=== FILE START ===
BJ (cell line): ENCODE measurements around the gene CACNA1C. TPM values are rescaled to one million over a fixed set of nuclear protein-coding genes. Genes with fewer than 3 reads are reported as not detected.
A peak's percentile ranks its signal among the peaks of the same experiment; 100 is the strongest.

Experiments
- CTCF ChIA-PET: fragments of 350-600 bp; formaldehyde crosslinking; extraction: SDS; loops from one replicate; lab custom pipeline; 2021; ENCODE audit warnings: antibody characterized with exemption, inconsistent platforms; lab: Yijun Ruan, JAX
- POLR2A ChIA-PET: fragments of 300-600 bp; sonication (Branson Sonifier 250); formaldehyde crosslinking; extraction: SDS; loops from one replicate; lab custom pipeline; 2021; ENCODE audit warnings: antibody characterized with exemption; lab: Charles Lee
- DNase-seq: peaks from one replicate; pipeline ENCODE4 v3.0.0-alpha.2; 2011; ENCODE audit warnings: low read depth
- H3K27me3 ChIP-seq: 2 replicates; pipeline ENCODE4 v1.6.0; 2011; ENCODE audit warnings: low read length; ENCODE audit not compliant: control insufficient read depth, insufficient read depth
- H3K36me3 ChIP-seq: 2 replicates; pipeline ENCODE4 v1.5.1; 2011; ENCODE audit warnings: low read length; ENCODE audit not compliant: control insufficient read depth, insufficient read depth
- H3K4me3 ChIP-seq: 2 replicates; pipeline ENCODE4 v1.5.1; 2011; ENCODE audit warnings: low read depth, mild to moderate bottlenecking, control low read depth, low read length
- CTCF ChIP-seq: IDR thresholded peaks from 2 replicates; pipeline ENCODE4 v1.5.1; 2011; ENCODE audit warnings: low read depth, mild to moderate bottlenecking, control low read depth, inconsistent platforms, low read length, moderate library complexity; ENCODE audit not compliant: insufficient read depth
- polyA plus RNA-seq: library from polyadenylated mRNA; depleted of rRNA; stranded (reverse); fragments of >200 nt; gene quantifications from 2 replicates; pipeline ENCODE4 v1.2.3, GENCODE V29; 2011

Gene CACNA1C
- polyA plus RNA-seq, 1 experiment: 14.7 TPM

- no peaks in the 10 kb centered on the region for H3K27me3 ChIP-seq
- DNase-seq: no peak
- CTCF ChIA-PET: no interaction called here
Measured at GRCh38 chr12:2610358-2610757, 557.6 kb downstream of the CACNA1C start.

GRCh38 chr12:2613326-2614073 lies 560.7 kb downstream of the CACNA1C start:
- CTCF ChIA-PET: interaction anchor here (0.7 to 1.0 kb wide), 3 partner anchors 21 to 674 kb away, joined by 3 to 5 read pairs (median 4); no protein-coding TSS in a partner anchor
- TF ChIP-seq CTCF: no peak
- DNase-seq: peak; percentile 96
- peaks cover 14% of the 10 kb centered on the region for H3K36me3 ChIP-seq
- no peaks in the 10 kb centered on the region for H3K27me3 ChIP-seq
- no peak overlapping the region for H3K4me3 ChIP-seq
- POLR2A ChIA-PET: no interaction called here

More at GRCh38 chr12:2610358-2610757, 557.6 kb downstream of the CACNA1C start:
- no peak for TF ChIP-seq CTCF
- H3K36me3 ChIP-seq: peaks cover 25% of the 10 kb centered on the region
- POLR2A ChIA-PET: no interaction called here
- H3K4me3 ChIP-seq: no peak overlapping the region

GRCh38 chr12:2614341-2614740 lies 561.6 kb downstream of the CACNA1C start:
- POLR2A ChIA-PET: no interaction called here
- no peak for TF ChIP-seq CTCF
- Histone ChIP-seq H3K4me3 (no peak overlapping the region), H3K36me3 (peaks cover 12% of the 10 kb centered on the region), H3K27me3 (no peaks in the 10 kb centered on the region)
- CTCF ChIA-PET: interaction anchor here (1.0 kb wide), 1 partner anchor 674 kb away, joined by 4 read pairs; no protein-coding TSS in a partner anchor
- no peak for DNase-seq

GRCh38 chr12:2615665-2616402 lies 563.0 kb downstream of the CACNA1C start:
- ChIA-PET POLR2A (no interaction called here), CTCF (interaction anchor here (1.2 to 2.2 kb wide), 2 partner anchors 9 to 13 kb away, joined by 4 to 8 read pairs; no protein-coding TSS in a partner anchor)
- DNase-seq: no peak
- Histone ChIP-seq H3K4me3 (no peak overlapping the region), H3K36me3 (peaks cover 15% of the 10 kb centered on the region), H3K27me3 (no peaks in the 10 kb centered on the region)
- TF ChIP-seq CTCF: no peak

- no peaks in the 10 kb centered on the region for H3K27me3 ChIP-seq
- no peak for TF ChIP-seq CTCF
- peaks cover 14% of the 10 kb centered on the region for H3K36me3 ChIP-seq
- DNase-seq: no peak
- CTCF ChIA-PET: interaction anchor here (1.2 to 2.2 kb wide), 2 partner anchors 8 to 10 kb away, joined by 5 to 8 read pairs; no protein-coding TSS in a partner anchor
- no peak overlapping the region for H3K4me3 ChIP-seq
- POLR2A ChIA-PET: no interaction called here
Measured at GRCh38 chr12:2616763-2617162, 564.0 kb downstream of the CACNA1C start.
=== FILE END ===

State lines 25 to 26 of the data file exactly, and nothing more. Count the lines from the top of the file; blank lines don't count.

- POLR2A ChIA-PET: no interaction called here

More at GRCh38 chr12:2610358-2610757, 557.6 kb downstream of the CACNA1C start: